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Leonard Cohen on Moonlight, the Mystique of Creativity, His Influences, and Why He Loves It When People Cover His Songs

“It’s also very difficult to untangle influences because you represent the sum of everything you’ve seen or heard or experienced.”

Leonard Cohen on Moonlight, the Mystique of Creativity, His Influences, and Why He Loves It When People Cover His Songs

“If I knew where the good songs came from, I’d go there more often,” Leonard Cohen (September 21, 1934–November 7, 2016) famously quipped in a 1992 conversation about work ethic and the creative process. But more than two decades earlier, not having yet condensed the mystique of inspiration into such a clever package, Cohen willingly walked into and talked about the labyrinthine path of creativity.

On December 4, 1971, he sat down with Kathleen Kendel from New York public radio station WBAI for a beautiful conversation about the wild and winding paths of the creative process, preserved by the wonderful Pacifica Radio Archives. Annotated highlights below.

In a testament to his lifelong “sense of being in this for keeps,” Cohen considers the tapestry of creative motivations and influences:

It’s very hard to really untangle the real reasons why you do anything. But I was always interested in music and it seemed to me I always played guitar. I always associated song and singing with some sort of nobility of spirit. The first songs I learned were of the workers movement. I always thought that this was the best way to say the most important things… I don’t mean the most ponderous or pompous things. I mean the important things — like how you feel about things, how you feel about someone else — and I always thought this was the way to do it.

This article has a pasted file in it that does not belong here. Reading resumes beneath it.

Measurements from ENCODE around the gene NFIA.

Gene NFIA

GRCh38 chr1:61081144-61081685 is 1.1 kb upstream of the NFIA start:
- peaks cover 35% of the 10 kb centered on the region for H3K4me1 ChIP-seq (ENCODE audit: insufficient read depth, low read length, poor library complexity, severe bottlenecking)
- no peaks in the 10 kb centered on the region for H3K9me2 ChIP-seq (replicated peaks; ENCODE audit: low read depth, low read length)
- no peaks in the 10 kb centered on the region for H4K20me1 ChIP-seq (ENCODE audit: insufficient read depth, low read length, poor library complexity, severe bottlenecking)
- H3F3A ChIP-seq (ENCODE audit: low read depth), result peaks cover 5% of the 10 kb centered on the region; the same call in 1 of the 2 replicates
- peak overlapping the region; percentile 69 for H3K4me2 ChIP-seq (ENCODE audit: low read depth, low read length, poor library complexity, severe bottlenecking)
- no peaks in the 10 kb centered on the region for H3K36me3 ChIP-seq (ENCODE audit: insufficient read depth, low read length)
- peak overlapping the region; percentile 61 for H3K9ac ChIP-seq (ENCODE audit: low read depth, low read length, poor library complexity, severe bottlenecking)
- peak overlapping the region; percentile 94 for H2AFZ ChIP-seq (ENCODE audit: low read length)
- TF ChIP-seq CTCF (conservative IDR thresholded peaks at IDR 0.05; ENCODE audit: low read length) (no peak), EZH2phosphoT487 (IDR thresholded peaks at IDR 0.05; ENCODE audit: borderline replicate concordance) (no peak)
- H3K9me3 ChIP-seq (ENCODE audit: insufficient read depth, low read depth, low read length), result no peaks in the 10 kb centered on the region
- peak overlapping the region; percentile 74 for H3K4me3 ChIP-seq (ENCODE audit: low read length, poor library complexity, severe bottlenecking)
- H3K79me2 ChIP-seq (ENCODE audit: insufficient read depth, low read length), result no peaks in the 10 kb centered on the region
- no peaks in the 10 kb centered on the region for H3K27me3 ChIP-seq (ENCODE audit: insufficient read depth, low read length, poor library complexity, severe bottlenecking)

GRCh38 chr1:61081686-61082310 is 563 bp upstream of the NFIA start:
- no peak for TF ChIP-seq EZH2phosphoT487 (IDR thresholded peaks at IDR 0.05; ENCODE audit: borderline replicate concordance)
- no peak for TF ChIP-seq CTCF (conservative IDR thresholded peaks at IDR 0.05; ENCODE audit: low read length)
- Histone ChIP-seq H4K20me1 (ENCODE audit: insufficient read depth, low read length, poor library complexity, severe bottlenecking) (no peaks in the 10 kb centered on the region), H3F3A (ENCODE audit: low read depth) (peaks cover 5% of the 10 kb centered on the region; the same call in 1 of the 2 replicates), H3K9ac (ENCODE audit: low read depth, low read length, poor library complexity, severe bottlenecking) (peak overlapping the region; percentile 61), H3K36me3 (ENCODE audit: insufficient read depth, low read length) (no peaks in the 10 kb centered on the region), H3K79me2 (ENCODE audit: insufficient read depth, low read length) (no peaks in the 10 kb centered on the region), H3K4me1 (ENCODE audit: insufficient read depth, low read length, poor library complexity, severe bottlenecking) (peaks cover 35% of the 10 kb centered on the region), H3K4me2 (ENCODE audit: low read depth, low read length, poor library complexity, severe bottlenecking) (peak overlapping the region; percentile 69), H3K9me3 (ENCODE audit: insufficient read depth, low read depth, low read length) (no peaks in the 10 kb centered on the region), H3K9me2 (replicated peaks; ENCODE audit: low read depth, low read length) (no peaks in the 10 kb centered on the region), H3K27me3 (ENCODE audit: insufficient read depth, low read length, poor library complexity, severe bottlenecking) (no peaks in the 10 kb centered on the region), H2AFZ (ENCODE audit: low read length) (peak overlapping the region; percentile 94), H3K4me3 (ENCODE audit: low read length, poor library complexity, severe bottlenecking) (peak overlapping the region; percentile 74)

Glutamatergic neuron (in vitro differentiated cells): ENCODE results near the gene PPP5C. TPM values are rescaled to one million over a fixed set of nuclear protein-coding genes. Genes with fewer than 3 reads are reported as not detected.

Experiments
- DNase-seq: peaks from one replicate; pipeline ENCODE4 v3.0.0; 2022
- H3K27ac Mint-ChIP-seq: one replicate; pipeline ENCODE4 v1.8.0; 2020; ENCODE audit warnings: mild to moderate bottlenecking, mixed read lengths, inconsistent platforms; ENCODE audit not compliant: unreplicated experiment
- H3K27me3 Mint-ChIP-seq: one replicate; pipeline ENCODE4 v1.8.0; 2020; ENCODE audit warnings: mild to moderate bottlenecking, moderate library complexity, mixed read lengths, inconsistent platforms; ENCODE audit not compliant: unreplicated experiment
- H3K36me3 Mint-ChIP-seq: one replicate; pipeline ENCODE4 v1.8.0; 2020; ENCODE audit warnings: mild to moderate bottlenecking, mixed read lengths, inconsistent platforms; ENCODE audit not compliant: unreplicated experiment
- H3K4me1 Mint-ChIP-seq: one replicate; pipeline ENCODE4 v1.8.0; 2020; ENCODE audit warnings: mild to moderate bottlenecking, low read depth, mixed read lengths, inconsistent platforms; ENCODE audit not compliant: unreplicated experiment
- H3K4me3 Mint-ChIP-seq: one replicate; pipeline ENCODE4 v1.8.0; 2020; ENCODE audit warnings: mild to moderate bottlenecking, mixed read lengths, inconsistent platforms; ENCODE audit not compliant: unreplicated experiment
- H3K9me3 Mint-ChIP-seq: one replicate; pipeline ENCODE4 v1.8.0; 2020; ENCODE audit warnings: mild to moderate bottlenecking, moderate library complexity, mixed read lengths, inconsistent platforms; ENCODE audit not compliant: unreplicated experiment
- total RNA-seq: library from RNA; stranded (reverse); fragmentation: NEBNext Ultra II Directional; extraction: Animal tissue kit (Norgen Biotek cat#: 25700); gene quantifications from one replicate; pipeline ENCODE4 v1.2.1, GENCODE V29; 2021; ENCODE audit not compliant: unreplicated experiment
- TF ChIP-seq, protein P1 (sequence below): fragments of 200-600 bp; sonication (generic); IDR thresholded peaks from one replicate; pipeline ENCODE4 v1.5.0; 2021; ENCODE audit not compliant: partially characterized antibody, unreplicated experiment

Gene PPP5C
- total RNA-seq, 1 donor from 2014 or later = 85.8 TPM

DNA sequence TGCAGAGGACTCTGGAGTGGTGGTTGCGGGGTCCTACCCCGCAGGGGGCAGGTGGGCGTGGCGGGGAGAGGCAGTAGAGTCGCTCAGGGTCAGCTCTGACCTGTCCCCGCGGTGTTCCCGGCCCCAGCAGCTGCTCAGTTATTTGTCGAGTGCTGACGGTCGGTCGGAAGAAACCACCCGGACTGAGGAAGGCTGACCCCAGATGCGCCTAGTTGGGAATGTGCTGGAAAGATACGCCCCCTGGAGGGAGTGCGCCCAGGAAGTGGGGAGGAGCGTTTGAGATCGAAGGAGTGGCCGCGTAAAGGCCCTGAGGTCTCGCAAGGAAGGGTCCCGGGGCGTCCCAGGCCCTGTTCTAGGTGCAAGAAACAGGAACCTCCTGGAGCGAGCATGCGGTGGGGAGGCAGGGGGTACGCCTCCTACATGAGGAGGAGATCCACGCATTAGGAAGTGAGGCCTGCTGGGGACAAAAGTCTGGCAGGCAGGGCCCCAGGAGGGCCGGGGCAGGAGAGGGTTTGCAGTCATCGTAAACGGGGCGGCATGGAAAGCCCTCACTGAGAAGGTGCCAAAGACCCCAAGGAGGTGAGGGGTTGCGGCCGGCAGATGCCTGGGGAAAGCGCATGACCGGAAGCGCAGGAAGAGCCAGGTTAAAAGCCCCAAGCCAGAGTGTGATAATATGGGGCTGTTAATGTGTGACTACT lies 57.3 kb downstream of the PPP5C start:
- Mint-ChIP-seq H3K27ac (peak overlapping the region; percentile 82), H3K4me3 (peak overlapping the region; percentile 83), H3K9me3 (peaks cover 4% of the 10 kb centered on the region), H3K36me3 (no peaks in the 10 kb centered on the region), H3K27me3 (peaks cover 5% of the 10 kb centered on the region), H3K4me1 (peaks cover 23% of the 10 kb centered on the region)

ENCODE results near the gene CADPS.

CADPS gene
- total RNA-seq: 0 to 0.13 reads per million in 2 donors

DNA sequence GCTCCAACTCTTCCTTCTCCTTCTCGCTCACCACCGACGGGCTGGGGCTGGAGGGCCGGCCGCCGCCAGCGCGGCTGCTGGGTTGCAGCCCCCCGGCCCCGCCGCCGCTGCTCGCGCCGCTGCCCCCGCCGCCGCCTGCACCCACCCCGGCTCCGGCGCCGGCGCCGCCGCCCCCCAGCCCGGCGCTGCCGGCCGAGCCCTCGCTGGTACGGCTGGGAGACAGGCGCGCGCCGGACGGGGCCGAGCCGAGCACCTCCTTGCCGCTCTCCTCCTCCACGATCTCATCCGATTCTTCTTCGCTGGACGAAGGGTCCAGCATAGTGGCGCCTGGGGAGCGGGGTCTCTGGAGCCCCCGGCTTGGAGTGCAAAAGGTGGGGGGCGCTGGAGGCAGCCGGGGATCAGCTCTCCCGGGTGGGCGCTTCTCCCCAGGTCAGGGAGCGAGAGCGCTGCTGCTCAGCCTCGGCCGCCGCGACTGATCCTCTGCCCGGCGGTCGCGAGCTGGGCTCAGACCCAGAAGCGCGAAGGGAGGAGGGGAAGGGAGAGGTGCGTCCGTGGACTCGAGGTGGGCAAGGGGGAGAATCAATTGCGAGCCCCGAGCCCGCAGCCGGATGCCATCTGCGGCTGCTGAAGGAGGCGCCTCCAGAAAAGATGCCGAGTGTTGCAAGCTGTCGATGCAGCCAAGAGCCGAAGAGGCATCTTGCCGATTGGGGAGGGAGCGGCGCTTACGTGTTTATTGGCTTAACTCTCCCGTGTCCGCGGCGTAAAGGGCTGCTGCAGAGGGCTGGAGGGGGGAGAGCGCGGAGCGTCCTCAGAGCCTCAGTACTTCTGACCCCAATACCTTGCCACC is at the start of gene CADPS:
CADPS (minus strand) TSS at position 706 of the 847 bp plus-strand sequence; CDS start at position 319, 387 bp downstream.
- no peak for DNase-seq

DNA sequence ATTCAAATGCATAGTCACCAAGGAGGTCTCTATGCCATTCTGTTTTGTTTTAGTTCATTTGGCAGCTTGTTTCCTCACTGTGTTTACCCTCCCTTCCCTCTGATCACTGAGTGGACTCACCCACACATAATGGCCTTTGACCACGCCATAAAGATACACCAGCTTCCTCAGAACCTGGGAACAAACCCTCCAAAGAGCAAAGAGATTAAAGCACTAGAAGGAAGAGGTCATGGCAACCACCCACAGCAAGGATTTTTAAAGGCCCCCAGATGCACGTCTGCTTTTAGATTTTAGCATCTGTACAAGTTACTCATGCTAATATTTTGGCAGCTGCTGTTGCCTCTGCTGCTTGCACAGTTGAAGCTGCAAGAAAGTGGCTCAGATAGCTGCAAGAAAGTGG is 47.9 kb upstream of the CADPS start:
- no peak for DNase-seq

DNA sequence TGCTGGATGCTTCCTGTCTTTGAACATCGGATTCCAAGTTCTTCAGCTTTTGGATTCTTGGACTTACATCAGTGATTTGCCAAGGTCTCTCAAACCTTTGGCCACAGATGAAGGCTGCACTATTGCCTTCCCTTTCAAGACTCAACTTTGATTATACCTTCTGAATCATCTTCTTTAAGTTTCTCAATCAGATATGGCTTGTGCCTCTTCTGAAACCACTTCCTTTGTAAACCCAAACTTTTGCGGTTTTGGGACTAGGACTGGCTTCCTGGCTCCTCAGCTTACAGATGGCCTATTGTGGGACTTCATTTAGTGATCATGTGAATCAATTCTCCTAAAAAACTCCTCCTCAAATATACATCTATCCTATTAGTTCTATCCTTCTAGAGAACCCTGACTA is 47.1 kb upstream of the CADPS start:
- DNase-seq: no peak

[…]

It’s also very difficult to untangle influences because you represent the sum of everything you’ve seen or heard or experienced. The kind of language that I’d like to have been influenced by the Bible and Cervantes, by the old masters. The kind of sensibility I’ve been influenced [by], of course, [is] a great deal by the French writers — Camus, Sartre — the Irish poets — Yeats — the English poets. And, of course, we had our own little group of poets in Montreal years back, all very fine, one man especially standing out — I think one of the finest writers in the language — Irving Layton. I don’t think he’s known [outside Canada] at all.

Echoing young Sylvia Plath’s assertion that “once a poem is made available to the public, the right of interpretation belongs to the reader,” Cohen casts a benevolent eye upon the large and loving body of covers of his songs:

I’m always pleased when somebody sings a song of mine. In fact, I never get over that initial rush of happiness when someone says they are going to sing a song of mine. I always like it.

[…]

That song enters the world and it gets changed, like everything else — that’s OK as long as there are more authentic versions. But a good song, I think, will get changed.

In this wonderful excerpt from the interview animated by Blank on Blank, Cohen reads the poem “Two Went to Sleep” from his 1956 debut as a poet, Let Us Compare Mythologies (public library), and tells the wild story of how moonlight transported him to where the good songs come from:

Complement with Cohen on democracy’s foibles and redemptions and Pico Iyer on what Cohen taught him about the art of stillness.